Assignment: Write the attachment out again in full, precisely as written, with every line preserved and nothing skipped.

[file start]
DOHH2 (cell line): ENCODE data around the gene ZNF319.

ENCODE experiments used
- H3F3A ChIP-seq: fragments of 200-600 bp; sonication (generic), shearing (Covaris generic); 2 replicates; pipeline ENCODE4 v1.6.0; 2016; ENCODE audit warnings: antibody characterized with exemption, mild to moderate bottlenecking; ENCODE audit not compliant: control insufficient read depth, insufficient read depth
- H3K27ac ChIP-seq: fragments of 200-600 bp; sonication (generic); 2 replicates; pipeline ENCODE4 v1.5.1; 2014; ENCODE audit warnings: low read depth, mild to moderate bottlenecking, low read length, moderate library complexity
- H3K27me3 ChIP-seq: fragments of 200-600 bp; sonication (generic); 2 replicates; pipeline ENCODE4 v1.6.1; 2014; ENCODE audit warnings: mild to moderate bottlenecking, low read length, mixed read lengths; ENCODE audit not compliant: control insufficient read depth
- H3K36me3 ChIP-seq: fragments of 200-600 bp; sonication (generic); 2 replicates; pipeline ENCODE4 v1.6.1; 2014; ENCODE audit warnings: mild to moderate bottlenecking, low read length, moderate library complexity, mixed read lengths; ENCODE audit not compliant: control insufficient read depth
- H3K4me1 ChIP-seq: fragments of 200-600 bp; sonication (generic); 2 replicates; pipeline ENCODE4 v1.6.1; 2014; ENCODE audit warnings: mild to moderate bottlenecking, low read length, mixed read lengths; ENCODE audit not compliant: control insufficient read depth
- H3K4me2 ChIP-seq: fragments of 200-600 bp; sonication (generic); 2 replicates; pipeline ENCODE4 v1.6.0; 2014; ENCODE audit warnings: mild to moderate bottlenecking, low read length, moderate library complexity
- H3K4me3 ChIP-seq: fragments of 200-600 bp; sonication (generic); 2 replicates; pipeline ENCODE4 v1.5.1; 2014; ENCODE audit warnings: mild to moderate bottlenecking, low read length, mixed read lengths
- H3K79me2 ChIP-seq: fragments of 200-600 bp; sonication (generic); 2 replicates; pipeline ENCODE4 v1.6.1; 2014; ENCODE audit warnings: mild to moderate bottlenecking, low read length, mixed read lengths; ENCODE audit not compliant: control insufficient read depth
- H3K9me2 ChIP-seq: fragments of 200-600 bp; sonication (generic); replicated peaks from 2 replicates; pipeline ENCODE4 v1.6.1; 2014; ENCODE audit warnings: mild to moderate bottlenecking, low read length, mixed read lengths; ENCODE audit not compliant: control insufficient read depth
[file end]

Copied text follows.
DOHH2 (cell line): ENCODE data around the gene ZNF319.

ENCODE experiments used
- H3F3A ChIP-seq: fragments of 200-600 bp; sonication (generic), shearing (Covaris generic); 2 replicates; pipeline ENCODE4 v1.6.0; 2016; ENCODE audit warnings: antibody characterized with exemption, mild to moderate bottlenecking; ENCODE audit not compliant: control insufficient read depth, insufficient read depth
- H3K27ac ChIP-seq: fragments of 200-600 bp; sonication (generic); 2 replicates; pipeline ENCODE4 v1.5.1; 2014; ENCODE audit warnings: low read depth, mild to moderate bottlenecking, low read length, moderate library complexity
- H3K27me3 ChIP-seq: fragments of 200-600 bp; sonication (generic); 2 replicates; pipeline ENCODE4 v1.6.1; 2014; ENCODE audit warnings: mild to moderate bottlenecking, low read length, mixed read lengths; ENCODE audit not compliant: control insufficient read depth
- H3K36me3 ChIP-seq: fragments of 200-600 bp; sonication (generic); 2 replicates; pipeline ENCODE4 v1.6.1; 2014; ENCODE audit warnings: mild to moderate bottlenecking, low read length, moderate library complexity, mixed read lengths; ENCODE audit not compliant: control insufficient read depth
- H3K4me1 ChIP-seq: fragments of 200-600 bp; sonication (generic); 2 replicates; pipeline ENCODE4 v1.6.1; 2014; ENCODE audit warnings: mild to moderate bottlenecking, low read length, mixed read lengths; ENCODE audit not compliant: control insufficient read depth
- H3K4me2 ChIP-seq: fragments of 200-600 bp; sonication (generic); 2 replicates; pipeline ENCODE4 v1.6.0; 2014; ENCODE audit warnings: mild to moderate bottlenecking, low read length, moderate library complexity
- H3K4me3 ChIP-seq: fragments of 200-600 bp; sonication (generic); 2 replicates; pipeline ENCODE4 v1.5.1; 2014; ENCODE audit warnings: mild to moderate bottlenecking, low read length, mixed read lengths
- H3K79me2 ChIP-seq: fragments of 200-600 bp; sonication (generic); 2 replicates; pipeline ENCODE4 v1.6.1; 2014; ENCODE audit warnings: mild to moderate bottlenecking, low read length, mixed read lengths; ENCODE audit not compliant: control insufficient read depth
- H3K9me2 ChIP-seq: fragments of 200-600 bp; sonication (generic); replicated peaks from 2 replicates; pipeline ENCODE4 v1.6.1; 2014; ENCODE audit warnings: mild to moderate bottlenecking, low read length, mixed read lengths; ENCODE audit not compliant: control insufficient read depth